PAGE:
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The Adventures of Backwards Girl

My favorite teacher in high school, Mr. Jon Stafford, taught AP U.S. and European History. I didn’t do very well in history (love kings & queens; hate war & politics), but I looked forward to his class every single day. In addition to our classroom texts, Mr. Stafford had us read Upton Sinclair and Voltaire. He was also a great storyteller himself, and the life lessons I learned from him I carry close to my heart to this day.

One of the most important tidbits (the most important being: “You are the only one who can make you happy“) was about our road of life. He warned us that it would be hilly and winding and sometimes blocked with thorny bushes, but advised that the journey would be rewarding and fulfilling if we chose to make it so.

I listened to Mr. Stafford. I listened enough to completely exempt out of History in college. I listened enough to realize that 1.) I was an optimist of the sort that Voltaire despised, 2.) I was going to decide what made me happy and do that, and 3.) The road was worth traveling, no matter how muddy, murky, and miserable.

I’m one of those people who likes to show up at least five minutes early for everything. Because of that, I normally factor in at least fifteen extra minutes travel time for getting lost…because I usually do. I always get off the interstate one exit before I’m supposed to because I think I’ve gone too far, and I’m so used to missing my turn that it’s really no surprise when I have to go around the block. Of course, once when driving back to Columbia from visiting Casey at college in Clemson, I went the wrong way on I-85 and didn’t realize my mistake until I ended up in Georgia. That’s just how I roll.

Turns out, my life is a lot like that too. In a recent interview at The Qwillery, I talked about how Luc Reid (founder of the Codex Writers) calls me “Backwards Girl” for the strange order in which things constantly happen to me. I’m not quite sure if this is a good thing or a bad thing–essentially, I just jump on every opportunity as it comes and don’t ask questions. I landed a picture book contract with a major publisher without submitting it. I spent the week at Writers of the Future without having won a thing. I was the most popular girl in school when I was nine years old. My very first book presentation was to a standing-room-only auditorium. I got made fun of for hitting the New York Times bestseller list. It’s just how I roll.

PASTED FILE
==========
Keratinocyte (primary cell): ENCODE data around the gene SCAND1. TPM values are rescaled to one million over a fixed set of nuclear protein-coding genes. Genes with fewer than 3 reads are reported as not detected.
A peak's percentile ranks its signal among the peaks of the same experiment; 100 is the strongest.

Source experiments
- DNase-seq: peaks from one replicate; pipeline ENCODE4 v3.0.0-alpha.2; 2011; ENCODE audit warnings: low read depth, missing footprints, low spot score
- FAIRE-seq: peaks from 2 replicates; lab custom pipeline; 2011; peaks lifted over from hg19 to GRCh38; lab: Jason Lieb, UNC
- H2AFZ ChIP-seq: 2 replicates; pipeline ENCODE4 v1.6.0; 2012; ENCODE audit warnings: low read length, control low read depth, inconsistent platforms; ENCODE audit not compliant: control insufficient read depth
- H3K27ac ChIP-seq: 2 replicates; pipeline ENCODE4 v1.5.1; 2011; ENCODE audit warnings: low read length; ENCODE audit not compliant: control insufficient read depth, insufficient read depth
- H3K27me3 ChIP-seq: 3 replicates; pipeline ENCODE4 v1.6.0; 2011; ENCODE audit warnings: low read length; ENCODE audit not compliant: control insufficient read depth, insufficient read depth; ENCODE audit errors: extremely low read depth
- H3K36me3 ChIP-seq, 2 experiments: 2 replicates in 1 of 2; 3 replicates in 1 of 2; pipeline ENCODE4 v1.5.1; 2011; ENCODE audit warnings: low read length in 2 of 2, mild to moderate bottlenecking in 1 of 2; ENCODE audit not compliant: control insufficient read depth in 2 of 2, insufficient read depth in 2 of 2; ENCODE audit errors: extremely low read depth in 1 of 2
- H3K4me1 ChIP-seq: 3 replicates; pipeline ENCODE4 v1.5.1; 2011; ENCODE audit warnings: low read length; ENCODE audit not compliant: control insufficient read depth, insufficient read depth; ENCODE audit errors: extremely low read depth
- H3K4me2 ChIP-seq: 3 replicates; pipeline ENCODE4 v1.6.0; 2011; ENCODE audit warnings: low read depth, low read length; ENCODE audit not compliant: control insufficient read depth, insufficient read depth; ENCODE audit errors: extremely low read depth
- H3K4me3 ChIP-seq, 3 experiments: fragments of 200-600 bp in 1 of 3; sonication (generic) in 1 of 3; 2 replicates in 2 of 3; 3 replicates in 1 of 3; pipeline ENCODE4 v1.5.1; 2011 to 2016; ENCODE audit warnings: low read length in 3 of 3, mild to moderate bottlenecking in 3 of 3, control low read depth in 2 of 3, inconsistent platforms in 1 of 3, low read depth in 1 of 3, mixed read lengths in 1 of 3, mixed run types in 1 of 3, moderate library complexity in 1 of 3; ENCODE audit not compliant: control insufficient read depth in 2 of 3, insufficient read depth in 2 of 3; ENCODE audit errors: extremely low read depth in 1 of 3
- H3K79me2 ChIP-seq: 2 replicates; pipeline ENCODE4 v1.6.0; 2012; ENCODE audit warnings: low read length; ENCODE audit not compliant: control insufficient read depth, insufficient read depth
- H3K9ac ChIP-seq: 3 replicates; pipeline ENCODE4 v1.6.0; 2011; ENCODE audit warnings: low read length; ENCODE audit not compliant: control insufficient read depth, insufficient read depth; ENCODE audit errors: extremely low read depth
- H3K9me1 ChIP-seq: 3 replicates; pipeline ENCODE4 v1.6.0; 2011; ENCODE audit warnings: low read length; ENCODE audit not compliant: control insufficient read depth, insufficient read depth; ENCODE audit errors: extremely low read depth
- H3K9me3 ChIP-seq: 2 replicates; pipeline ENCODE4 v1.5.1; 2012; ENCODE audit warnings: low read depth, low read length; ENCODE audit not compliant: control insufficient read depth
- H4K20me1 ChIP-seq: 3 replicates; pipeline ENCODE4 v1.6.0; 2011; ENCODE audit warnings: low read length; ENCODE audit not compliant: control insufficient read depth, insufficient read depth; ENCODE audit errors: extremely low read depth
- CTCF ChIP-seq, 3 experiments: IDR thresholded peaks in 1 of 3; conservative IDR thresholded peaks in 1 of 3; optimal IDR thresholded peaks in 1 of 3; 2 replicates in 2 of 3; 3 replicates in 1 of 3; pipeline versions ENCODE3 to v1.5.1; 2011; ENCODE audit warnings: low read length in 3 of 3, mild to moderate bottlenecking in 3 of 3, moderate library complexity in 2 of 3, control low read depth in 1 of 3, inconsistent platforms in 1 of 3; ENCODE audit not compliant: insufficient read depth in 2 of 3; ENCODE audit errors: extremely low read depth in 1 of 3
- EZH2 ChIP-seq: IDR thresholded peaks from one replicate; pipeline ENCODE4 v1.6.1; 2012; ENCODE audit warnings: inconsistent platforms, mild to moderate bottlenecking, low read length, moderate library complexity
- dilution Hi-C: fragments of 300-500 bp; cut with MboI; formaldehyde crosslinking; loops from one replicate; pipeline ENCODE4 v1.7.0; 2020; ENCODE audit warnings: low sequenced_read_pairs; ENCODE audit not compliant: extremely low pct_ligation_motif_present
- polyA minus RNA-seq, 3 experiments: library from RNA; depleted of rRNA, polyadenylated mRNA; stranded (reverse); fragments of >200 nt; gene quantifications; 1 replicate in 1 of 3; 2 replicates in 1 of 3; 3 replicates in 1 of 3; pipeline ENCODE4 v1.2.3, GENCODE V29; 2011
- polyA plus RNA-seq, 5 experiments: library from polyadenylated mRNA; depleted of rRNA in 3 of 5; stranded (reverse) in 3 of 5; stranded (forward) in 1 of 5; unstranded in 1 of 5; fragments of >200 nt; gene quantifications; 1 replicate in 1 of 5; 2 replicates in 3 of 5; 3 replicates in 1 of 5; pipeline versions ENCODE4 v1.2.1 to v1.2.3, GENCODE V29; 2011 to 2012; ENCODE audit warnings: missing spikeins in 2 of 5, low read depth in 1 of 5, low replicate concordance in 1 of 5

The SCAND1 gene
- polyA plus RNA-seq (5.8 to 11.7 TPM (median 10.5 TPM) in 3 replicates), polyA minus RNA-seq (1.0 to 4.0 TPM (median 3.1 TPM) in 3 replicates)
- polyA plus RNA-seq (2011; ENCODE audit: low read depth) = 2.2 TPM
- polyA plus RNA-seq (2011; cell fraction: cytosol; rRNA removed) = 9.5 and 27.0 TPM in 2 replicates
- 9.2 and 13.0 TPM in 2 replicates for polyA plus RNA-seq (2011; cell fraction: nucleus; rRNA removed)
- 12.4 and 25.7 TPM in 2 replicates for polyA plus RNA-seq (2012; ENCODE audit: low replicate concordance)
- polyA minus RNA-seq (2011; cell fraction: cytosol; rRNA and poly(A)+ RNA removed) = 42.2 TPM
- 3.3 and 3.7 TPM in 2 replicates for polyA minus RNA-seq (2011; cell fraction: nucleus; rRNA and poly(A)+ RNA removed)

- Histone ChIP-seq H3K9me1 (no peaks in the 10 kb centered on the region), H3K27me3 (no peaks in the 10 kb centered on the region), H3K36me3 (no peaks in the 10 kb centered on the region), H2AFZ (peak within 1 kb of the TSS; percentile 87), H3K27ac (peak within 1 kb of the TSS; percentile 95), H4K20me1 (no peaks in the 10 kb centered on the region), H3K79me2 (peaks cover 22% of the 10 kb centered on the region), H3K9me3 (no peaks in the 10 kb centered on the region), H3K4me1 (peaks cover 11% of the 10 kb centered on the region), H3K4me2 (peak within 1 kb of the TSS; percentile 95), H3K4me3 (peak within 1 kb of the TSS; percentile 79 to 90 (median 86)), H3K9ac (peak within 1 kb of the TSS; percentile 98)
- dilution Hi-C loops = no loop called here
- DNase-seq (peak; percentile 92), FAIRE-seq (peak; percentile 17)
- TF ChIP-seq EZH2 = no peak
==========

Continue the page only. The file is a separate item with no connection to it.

I’ve had more than a few book sales and short story sales (the majority of the latter in 2010 alone). Because of that, the sale of Sunday may seem like just another announcement to you. Please let me reassure you that it is by no means “just another” anything. My goal this whole time–even before my Social Studies teacher had me take that make-up test in the back of Mr. Stafford’s classroom and I was so engrossed in his lecture that I knew I had to take that class, no matter what it was–has been to publish young adult fantasy, specifically about princesses.